Thursday, June 19, 2008

A study on H. magnifica and A. chrysopterus

After reading about various models aimed at analyzing mutualism in general, I decided to take some time and read studies that have been performed on anemones and anemonefish so that I can further understand their relationship and more appropriately choose a modeling approach. This study, conducted by  S.J. Holbrook and R.J. Schmitt in Moorea, French Polynesia over a three-year period and initiated in August 1999, provided much evidence supporting the ways in which anemones and anemonefish benefit one another, specifically how anemonefish affect anemones' growth, reproduction, and survival. 
  • Anemones that harbored anemonefish grew nearly 3x faster than those that did not.
  • The average daily growth increment was similar for those anemones that hosted 1 or 2 adult anemonefish, and both these growth rates were significantly greater than for anemones that lacked fish.
  • Asexual reproduction was enhanced by the presence of anemonefish: anemones occupied by 2 fish underwent fission much more often (~2x expected rate) than those containing 1 (~expected rate) or 0 fish (~ ½  expected rate)
  • Anemones that harbored fish experienced a much lower-than-expected probability of dying than those lacking fish: of 14 deaths, 11 were anemones without fish, 2 were anemones with 1 fish, and just 1 was an anemone with 2 fish.
Based on the models I have come across so far in my research, this information will help greatly. I have encountered many model equations containing parameters such as a, the factor by which one mutualist benefits the other. Now, at least for the benefits received by the anemone, I know that the presence of an anemonefish not only raises d, the mortality rate, but it also increases r, some growth rate, and b, some 'birth' rate. 

The authors point out that anemones could potentially derive both direct and indirect nutritive benefits from fish: anemones might directly ingest particles dropped by the fish or absorb their wastes, which could provide sources of regenerated nitrogen, sulfur, and phosphorous in addition to small prey and plankton they captureAnd for at least some species of anemone, adult anemonefish defend their host anemone from specialized tentacle-eating fish predators such as Butterflyfish.

The authors also presented ways in which anemones appear to aid their resident anemonefish:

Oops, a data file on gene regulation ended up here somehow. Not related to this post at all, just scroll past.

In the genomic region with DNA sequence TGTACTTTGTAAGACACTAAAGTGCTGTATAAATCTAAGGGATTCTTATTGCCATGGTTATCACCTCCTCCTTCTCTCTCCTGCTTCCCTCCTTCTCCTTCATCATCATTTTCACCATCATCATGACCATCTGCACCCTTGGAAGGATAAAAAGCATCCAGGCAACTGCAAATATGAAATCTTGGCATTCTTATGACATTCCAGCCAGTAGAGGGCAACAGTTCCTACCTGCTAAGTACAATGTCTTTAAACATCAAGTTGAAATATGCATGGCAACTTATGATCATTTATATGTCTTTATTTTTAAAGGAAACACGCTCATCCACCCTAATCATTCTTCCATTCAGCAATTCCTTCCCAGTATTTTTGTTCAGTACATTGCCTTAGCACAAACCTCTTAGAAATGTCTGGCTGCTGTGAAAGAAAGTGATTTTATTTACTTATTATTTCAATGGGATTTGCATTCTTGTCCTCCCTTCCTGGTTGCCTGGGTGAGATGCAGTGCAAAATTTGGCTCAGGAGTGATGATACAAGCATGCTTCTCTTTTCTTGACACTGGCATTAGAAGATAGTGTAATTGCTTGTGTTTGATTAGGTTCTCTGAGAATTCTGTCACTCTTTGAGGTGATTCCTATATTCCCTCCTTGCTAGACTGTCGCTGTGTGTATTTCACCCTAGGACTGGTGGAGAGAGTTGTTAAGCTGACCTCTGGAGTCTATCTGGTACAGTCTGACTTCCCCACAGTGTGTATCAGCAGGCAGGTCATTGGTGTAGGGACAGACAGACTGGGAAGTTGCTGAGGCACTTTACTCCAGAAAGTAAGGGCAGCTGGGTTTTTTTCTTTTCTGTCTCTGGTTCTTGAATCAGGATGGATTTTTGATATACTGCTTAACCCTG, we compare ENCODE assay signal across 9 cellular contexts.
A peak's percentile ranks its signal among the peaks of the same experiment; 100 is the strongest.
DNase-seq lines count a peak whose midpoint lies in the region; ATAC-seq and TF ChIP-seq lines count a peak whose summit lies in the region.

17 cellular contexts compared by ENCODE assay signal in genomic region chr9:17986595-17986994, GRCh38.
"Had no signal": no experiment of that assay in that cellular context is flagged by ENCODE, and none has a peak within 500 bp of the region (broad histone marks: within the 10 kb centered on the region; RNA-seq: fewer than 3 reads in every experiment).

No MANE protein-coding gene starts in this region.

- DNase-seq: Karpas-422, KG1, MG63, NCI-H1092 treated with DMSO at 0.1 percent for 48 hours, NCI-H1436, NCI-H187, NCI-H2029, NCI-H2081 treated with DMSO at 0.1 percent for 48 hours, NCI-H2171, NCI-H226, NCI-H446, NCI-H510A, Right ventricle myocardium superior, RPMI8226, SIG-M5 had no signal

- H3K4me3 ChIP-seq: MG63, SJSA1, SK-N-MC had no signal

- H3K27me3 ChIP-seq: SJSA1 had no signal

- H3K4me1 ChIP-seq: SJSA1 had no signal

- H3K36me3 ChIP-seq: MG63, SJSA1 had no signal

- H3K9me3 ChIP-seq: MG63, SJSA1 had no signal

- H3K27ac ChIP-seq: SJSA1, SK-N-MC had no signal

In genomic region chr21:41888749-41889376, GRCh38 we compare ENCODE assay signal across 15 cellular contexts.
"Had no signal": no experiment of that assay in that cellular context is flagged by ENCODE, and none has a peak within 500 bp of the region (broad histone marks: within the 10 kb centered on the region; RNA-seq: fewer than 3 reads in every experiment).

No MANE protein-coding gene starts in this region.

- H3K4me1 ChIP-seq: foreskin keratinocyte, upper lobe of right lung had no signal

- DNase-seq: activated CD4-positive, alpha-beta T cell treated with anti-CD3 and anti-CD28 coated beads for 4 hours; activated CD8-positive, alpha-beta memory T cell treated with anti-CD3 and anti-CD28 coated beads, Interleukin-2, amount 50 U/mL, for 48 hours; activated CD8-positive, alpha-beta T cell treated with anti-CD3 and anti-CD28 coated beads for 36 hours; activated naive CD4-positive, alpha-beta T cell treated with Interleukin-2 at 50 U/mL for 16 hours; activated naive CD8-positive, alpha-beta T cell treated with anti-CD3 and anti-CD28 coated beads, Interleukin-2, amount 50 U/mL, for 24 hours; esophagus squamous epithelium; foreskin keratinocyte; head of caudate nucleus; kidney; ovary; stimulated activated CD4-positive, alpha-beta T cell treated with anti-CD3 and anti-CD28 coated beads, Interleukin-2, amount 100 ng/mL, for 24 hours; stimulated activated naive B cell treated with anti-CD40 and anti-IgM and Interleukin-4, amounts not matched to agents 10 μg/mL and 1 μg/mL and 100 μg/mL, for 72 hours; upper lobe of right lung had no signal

• Sea anemones provide an enemy-free space for anemonefish from its predators.
  • The anemone acts as a nest site for an anemonefish: the anemonefish lay their eggs on the hard substrate beneath the oral disc of the anemone, where they are tended by the male fish.
As of now, I believe that anemonefish are obligate mutualists of anemones and thus cannot live without a host anemone, while anemones are merely facultative mutualists with anemonefish. Since there exists facultative, obligate, and obligate-with-thresholds mutualism, it will be interesting to determine where on this spectrum the anemone-anemonefish mutualism lies.

Tuesday, June 10, 2008

Differential equations 101

As I continue reading through papers written on mutualism and modeling in general, I am kicking myself for not having yet taken Ordinary Differential Equations. So I'm pausing for a bit to teach myself, at least the basics, of differential equations.

A step in the right direction

Roughgarden presents a very interesting take on modeling mutualism. He begins by explaining that the initial formation of association occurs when the fitness of a symbiont strategy exceeds that of a free-living or solitary strategy. Then given established symbiosis, the issue of possible mutualistic behavior by the guest may be raised. 

A simple concept follows: assuming that the evolution of such mutualism passes through a parasitic phase, it turns on whether a guest who sacrifices some of the benefit he extracts from the host in order to improve his host's survival is fitter on average than a guest who extracts the maximum benefit from the host regardless
 of the consequences to the host's survival.

The sacrifice made by the mutualist (S) to improve its host's survival is profitable in terms of his own fitness if the maximum benefit which could be provided by an association (Bmax) plus the cost of finding a host (C) multiplied by the quantity of the difference in probability of survival between a host associated with a mutualistic guest (Lm) and one associated with a nonmutualistic guest (Lp) divided by the Lis greater than the sacrifice. Then, the factors that promote mutualism are:
  1. a host provides considerable improvement over a purely solitary existence;
  2. a high dependency by the guest for the host as reflected in the loss of ability to survive in a solitary state resulting from an unsuccessful host search; and
  3. a mutualistic behavior that does in fact give a large improvement to the host's survival, i.e., a behavior that makes (Lm -Lp) large
Since one condition states that mutualism will evolve only if the host survives poorly enough so that improvement is actually feasible, while another condition states that an association cannot form unless the host's survival is high, mutualism should be observed only on hosts of intermediate survival ability, as shown below.

A joint equilibrium can then be found by writing mutualist fitness as a function of S and C and fidning the maximum, which leads to two simultaneous quadratics whose solutions is unnecessary to the qualitative conclusion that the evolution of mutualism should lead to an association that is obligatory for the guest.